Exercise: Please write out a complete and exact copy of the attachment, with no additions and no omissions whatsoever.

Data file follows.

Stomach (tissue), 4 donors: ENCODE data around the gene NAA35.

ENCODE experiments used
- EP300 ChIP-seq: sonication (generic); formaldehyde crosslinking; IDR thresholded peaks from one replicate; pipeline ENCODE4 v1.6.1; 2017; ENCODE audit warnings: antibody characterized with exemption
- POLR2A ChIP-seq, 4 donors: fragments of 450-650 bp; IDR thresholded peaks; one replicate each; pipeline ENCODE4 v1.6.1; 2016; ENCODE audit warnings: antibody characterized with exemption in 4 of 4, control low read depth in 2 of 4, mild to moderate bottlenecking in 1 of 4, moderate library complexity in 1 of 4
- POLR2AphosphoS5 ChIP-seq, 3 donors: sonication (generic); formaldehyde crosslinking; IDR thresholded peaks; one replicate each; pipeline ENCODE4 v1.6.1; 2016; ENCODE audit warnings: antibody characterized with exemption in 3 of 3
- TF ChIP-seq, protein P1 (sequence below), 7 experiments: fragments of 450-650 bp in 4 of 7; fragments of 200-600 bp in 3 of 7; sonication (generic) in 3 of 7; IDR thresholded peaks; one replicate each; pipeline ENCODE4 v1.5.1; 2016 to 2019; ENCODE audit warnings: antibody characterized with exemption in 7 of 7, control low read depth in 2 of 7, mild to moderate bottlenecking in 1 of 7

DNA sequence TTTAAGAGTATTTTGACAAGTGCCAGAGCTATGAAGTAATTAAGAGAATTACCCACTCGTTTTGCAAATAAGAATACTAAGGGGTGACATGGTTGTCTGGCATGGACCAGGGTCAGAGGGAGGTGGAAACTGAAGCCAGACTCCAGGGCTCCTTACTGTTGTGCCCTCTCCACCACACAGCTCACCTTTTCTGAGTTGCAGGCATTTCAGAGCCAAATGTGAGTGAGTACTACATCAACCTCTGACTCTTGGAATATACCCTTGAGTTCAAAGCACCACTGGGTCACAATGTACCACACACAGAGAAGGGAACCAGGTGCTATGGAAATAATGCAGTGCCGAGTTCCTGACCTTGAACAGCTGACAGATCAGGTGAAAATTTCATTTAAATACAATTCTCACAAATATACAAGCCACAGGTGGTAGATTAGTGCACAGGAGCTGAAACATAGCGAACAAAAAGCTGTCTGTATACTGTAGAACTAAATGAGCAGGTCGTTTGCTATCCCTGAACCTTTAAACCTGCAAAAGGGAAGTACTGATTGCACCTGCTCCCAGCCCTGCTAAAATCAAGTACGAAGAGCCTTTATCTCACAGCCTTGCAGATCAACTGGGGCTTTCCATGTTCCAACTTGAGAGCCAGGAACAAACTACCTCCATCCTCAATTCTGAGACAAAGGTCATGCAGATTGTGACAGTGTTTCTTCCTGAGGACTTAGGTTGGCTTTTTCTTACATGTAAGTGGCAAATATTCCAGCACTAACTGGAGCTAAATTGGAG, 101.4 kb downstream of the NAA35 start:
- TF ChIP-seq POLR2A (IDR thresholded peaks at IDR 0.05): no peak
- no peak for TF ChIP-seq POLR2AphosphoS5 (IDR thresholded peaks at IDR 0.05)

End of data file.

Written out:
Stomach (tissue), 4 donors: ENCODE data around the gene NAA35.

ENCODE experiments used
- EP300 ChIP-seq: sonication (generic); formaldehyde crosslinking; IDR thresholded peaks from one replicate; pipeline ENCODE4 v1.6.1; 2017; ENCODE audit warnings: antibody characterized with exemption
- POLR2A ChIP-seq, 4 donors: fragments of 450-650 bp; IDR thresholded peaks; one replicate each; pipeline ENCODE4 v1.6.1; 2016; ENCODE audit warnings: antibody characterized with exemption in 4 of 4, control low read depth in 2 of 4, mild to moderate bottlenecking in 1 of 4, moderate library complexity in 1 of 4
- POLR2AphosphoS5 ChIP-seq, 3 donors: sonication (generic); formaldehyde crosslinking; IDR thresholded peaks; one replicate each; pipeline ENCODE4 v1.6.1; 2016; ENCODE audit warnings: antibody characterized with exemption in 3 of 3
- TF ChIP-seq, protein P1 (sequence below), 7 experiments: fragments of 450-650 bp in 4 of 7; fragments of 200-600 bp in 3 of 7; sonication (generic) in 3 of 7; IDR thresholded peaks; one replicate each; pipeline ENCODE4 v1.5.1; 2016 to 2019; ENCODE audit warnings: antibody characterized with exemption in 7 of 7, control low read depth in 2 of 7, mild to moderate bottlenecking in 1 of 7

DNA sequence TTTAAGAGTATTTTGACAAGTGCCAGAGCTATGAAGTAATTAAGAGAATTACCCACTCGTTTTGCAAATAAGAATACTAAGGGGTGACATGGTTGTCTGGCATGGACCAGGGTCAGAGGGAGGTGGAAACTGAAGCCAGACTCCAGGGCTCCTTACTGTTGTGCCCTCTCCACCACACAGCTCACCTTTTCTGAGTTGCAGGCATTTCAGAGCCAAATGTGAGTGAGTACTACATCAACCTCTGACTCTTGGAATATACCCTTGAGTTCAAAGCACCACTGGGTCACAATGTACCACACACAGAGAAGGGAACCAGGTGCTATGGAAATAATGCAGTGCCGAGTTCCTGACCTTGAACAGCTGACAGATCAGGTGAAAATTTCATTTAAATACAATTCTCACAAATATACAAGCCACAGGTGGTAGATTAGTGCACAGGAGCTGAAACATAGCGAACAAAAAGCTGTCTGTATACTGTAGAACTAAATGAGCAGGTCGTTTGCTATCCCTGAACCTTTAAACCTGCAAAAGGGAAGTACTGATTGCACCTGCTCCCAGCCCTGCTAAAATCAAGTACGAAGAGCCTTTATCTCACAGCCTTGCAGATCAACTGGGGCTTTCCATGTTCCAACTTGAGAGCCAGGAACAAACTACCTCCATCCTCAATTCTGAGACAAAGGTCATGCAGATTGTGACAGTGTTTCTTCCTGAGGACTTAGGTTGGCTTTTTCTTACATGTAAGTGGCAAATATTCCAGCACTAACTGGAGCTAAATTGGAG, 101.4 kb downstream of the NAA35 start:
- TF ChIP-seq POLR2A (IDR thresholded peaks at IDR 0.05): no peak
- no peak for TF ChIP-seq POLR2AphosphoS5 (IDR thresholded peaks at IDR 0.05)